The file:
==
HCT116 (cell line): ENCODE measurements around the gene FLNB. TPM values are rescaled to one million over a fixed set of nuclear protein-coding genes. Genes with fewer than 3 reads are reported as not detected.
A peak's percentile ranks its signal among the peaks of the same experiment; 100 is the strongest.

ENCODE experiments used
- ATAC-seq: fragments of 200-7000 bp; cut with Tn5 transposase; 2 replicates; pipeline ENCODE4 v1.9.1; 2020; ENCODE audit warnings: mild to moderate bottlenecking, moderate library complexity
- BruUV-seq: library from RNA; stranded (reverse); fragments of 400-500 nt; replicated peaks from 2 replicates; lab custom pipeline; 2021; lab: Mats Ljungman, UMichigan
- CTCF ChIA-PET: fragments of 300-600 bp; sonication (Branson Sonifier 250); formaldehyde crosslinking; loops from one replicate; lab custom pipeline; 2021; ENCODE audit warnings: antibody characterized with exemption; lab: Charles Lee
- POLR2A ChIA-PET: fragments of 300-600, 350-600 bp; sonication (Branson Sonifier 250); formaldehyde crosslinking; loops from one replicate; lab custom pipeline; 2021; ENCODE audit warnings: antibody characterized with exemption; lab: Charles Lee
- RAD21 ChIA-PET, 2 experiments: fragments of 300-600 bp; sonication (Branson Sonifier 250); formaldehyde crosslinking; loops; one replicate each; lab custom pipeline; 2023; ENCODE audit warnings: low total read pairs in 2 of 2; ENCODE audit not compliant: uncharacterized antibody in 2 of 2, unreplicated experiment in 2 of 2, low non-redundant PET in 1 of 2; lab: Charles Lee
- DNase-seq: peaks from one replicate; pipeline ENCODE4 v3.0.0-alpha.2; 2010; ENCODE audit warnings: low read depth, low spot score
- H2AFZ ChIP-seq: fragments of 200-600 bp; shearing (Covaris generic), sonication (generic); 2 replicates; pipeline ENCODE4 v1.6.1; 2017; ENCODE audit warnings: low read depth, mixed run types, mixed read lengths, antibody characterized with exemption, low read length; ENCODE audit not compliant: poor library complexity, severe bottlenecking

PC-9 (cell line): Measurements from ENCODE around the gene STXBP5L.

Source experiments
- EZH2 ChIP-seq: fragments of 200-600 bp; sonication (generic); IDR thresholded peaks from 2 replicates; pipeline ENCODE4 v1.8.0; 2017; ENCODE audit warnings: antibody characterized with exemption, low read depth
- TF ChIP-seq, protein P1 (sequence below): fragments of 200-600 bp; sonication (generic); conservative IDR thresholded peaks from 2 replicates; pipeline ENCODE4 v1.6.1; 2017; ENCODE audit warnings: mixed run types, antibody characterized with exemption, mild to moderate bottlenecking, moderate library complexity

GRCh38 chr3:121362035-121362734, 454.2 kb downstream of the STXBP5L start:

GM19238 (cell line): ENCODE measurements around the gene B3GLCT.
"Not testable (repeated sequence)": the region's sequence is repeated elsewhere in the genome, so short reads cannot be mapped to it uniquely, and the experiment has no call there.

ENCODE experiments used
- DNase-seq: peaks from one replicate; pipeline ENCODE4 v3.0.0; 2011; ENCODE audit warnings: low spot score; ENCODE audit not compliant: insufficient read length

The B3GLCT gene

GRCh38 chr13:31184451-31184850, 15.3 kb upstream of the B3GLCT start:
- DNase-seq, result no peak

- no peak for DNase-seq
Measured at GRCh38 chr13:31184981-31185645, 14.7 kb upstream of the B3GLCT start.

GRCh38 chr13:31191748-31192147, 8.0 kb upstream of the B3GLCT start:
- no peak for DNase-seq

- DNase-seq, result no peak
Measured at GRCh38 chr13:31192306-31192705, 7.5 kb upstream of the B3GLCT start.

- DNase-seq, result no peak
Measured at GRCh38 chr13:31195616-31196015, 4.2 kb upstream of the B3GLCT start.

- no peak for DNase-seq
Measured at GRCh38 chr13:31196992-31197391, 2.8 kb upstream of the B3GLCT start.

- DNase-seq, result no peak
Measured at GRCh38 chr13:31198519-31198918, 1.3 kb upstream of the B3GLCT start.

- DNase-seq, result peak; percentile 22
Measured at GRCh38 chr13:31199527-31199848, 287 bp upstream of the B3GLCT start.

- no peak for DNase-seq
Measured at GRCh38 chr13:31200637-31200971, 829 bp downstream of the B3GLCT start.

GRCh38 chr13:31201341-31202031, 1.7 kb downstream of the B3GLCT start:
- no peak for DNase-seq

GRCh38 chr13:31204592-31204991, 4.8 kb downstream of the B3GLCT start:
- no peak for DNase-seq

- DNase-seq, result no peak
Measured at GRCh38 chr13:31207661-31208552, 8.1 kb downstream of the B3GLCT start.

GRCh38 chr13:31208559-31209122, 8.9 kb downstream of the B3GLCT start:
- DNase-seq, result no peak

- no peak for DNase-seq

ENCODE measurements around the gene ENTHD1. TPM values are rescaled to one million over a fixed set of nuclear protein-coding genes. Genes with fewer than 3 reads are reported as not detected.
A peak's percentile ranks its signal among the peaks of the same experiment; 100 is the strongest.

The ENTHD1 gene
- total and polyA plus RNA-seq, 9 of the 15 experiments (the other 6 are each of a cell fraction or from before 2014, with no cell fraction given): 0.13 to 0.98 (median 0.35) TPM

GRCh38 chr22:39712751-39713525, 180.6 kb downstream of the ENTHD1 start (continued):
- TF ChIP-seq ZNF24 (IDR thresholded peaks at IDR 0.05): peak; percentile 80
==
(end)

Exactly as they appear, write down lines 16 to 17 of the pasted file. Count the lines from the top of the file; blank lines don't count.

GM19238 (cell line): ENCODE measurements around the gene B3GLCT.
"Not testable (repeated sequence)": the region's sequence is repeated elsewhere in the genome, so short reads cannot be mapped to it uniquely, and the experiment has no call there.